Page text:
In that context, the Australian Democrats were particularly concerned about these issues, not just the technical matters which are stressed in the Government's response that was tabled today. The Australian Democrats attempted to extend both the terms of reference and the time of this Committee so that it could properly deliberate on those proposals for changes in ownership and control of Australia's media. In spite of Senator Puplick's protestations about the importance of this issue and some of the responses of the majority report, and despite his feelings about these matters, I remind the Senate that the Australian Democrats stood alone in wanting to extend those terms of reference and the time. Senator Puplick himself said the Committee needed more time, that its terms of reference were limited.

It is not unimportant to say that it was quite obvious right from the beginning that the Committee was constrained by the fact that all of the evidence presented to it on behalf of the Government by the Department of Communications rested on the fact that the Government had decided that three commercial services would be provided. That was the magic number; there was no room at all for any other considerations. It was a matter of Government policy. So the Committee's hands were tied to that extent.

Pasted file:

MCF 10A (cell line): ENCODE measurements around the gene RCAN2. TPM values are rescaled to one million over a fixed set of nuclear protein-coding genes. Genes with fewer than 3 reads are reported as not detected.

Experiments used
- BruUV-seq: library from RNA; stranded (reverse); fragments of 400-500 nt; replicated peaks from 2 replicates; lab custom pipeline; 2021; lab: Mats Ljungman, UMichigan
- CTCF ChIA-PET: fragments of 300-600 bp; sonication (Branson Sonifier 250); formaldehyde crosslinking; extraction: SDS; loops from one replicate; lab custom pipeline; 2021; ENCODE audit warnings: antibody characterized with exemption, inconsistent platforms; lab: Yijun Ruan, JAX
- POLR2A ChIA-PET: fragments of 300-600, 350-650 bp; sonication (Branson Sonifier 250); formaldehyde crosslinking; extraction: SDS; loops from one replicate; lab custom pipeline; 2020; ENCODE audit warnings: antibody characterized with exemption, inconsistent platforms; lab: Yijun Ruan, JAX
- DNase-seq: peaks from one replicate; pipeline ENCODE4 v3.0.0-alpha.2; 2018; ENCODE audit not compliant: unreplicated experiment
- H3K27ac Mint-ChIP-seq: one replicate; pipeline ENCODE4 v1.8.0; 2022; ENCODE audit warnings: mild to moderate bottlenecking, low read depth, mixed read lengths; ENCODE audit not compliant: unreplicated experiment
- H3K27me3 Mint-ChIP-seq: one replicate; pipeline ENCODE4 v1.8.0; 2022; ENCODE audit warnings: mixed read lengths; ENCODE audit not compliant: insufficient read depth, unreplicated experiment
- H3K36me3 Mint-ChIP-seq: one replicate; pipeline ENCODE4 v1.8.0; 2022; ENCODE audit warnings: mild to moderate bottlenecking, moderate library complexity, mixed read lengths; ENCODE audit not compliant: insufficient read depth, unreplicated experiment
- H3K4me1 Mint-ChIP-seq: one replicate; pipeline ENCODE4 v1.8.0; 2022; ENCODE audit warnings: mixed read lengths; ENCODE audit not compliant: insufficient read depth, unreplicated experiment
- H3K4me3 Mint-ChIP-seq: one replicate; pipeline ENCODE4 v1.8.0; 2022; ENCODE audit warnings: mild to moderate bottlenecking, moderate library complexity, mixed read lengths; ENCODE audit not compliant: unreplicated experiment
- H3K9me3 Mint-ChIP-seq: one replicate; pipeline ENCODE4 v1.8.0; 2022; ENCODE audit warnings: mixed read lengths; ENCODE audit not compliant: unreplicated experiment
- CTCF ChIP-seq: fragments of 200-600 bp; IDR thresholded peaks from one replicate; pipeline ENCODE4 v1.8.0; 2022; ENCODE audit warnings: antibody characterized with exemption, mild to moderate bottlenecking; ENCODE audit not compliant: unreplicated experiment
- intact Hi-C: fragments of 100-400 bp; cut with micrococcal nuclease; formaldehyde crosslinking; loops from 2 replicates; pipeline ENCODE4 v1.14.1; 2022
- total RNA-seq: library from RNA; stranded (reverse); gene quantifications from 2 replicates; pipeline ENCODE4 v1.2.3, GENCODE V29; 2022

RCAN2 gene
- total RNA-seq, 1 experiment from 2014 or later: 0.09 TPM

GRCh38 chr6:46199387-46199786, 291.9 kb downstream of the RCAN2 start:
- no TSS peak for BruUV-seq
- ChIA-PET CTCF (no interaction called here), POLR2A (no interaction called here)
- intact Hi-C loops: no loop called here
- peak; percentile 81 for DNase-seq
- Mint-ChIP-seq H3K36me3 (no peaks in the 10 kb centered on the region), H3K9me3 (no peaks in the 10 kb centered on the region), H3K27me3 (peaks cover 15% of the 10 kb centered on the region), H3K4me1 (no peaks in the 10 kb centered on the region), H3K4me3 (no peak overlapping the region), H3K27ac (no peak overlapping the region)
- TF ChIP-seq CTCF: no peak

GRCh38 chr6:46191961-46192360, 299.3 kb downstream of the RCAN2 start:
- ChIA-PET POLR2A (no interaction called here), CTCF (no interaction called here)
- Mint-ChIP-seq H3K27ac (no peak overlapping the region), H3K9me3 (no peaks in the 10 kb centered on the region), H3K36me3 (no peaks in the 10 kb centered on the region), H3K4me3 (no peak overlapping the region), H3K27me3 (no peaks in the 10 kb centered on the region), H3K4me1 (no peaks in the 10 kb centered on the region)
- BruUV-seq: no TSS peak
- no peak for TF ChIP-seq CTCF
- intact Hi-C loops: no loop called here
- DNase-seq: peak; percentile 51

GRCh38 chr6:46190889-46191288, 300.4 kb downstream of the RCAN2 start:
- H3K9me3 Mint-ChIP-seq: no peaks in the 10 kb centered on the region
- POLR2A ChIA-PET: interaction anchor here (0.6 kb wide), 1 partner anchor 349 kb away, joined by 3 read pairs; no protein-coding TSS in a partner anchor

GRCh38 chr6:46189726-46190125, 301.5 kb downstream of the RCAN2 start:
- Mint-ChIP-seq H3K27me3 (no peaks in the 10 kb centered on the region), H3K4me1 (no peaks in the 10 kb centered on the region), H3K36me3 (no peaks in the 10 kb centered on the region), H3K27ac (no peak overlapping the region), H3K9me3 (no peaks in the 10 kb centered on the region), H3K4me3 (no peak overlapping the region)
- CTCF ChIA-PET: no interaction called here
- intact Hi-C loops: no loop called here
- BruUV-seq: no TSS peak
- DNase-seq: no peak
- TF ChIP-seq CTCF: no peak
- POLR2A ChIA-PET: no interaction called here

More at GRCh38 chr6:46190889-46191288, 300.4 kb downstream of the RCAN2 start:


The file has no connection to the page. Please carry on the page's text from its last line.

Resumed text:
As I said at the beginning, I rose with some reluctance to speak although I was prompted, of course properly, by my feeling that this Committee, and certainly the dissenting reports of the Committee, has been treated in a very cavalier way. I would also underline the point made earlier by Senator Puplick that, while the majority report is just that, it rests on the casting vote of the Chairman. I do not wish to take up too much time of the Senate. As I have said, one can see the glee of the Opposition as a result of sparks flying from the crossed wires of certain Government Ministers. That is the very thing which the Opposition is looking for this week. The Opposition is looking for a delay in the Senate's business because obviously there is some concern that the Opposition's ranks-whatever the ranks are at the moment-might not hold. I have not heard a newscast for the last hour or two about the future business of this chamber this week. Certainly the Minister has stated that the Government wishes to have the Bills which the Senate Select Committee was considering before the Senate this week. While that might be the Government's desire, I am equally certain that it is the Opposition's desire not to have the Australia Card legislation brought to a vote because the Opposition is not sure what its members will do. There is no problem at all with what the Australian Democrats will do. We will throw out the Australia Card legislation.